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Available for rent
81 min
Italy, 2008

Production : Istituto Luce, Minerva Pictures, Cineteca di Bologna


An attempt to reconstruct Pasolini’s segment of the film La Rabbia (1963) in which, with the help of archival footage from the 1950s, he tries to answer the existential question: “Why are our lives characterized by discontent, anguish and fear?”

A word from Tënk

Caught between a silly past and a cruel future, the Pasolinian present is marked by war. The montage of archives that he proposes crushes under the images of repression the emancipatory aspirations of the workers, the reflection of freedom still present "on the face of the poor and the hungry". The chosen excerpts - the film is the result of a commission to reedit the newsreels of the Italian cine-newspaper Mondo Libero - show a world of violence and suffering. Unsurprisingly, it is through the text that the wounds of the 20th century are exposed. The commentary read in alternation by Giorgio Bassani and Renato Guttuso connects the French exactions in Algeria with the Soviet painting or the overflow of pomp of the coronation of Elizabeth II. Little by little, the poetry of the Italian filmmaker, who is not afraid of complexity or harsh repetition, finds the flaw, reveals the impossible concordance between human suffering and the ideological, technical or cultural proposals that try to make people forget its existence, or worse, to explain its necessity. Placed at the very end of this work of reconstitution by Guiseppe Bertolucci, an excerpt from an interview gives some keys to the reading of the film. The rage must always be maintained, says the director, it cannot rest on prefabricated motives. The criticism, its corollary, must thus tolerate no dogma, no ready-made formula.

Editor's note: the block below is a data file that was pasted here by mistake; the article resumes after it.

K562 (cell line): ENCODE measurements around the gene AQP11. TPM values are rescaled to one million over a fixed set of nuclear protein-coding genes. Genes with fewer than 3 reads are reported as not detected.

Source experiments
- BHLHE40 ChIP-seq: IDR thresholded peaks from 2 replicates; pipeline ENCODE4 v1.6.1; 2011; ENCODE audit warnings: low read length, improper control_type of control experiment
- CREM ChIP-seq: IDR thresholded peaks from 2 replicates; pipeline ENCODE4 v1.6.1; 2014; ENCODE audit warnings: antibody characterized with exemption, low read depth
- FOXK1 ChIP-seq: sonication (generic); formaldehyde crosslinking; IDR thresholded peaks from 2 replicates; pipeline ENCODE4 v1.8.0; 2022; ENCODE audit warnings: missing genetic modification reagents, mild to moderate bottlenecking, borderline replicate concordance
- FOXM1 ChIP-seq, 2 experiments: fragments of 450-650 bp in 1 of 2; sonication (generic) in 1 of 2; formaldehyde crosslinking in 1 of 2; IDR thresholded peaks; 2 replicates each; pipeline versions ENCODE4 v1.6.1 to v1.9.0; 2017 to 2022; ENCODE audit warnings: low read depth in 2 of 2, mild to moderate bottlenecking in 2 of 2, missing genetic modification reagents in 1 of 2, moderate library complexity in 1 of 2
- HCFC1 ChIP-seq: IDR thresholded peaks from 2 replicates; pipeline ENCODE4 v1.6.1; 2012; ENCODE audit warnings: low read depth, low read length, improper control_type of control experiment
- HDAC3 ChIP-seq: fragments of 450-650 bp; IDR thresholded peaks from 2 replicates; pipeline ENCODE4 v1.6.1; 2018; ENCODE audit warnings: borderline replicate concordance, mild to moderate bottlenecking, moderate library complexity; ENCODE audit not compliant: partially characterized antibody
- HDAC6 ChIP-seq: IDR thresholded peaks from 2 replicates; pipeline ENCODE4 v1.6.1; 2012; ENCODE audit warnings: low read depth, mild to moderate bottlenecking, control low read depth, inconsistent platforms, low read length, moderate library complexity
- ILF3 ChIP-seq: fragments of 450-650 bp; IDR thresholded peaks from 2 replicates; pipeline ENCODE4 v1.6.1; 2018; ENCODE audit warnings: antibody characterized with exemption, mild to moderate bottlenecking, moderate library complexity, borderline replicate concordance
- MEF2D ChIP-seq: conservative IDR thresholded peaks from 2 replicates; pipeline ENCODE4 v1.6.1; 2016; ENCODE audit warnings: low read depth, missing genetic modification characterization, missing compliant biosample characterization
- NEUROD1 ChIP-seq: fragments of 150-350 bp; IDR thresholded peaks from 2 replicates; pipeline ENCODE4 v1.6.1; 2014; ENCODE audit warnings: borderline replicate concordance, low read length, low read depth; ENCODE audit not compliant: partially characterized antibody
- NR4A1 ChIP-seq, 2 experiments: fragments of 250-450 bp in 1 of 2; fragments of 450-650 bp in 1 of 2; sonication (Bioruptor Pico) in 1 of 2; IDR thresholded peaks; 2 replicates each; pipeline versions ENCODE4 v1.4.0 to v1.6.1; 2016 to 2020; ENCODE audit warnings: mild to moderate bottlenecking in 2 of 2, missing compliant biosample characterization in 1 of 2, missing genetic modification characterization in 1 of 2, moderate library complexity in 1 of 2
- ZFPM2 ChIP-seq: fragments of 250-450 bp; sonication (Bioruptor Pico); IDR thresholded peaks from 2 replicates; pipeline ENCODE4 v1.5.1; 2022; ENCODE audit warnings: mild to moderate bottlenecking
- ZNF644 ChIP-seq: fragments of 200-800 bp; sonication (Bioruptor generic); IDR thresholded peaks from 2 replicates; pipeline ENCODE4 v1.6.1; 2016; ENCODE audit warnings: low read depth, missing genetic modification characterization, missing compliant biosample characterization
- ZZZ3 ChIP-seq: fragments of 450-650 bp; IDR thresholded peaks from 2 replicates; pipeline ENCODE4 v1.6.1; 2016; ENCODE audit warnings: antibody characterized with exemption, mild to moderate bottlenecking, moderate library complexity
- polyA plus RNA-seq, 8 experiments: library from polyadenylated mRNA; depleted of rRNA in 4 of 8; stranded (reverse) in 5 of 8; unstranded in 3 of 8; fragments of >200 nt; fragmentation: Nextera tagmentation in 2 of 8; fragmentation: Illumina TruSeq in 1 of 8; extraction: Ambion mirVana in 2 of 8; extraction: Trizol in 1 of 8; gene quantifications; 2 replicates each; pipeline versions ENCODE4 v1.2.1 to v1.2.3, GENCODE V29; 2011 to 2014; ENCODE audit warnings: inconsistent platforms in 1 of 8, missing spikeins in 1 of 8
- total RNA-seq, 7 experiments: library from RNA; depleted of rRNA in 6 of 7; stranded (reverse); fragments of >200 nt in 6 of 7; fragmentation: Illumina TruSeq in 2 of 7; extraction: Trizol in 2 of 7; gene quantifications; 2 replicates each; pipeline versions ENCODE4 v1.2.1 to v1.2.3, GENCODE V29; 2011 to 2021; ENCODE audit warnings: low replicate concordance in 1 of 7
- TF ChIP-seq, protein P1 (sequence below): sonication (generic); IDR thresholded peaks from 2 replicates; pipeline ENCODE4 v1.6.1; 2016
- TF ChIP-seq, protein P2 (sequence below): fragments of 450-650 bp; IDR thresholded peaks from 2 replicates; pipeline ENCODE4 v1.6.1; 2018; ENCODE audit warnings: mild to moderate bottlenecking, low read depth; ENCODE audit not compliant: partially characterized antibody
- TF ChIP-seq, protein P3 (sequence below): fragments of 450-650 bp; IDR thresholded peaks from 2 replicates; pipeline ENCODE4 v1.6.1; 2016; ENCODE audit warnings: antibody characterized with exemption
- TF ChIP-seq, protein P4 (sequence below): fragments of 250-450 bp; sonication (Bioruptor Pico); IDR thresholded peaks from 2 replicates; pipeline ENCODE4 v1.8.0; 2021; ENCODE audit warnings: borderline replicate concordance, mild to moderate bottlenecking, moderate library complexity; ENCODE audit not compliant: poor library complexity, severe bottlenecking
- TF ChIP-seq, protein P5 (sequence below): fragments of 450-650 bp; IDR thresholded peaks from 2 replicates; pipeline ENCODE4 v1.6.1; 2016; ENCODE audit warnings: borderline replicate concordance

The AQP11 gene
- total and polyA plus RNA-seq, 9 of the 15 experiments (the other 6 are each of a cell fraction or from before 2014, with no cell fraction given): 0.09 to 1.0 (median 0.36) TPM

Martin Bonnard
Postdoctoral research fellow at McGill University
and labdoc member


Presented in dialogue with We Are Become Death of Jean-Gabriel Périot



With the support of



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Item 1 of 4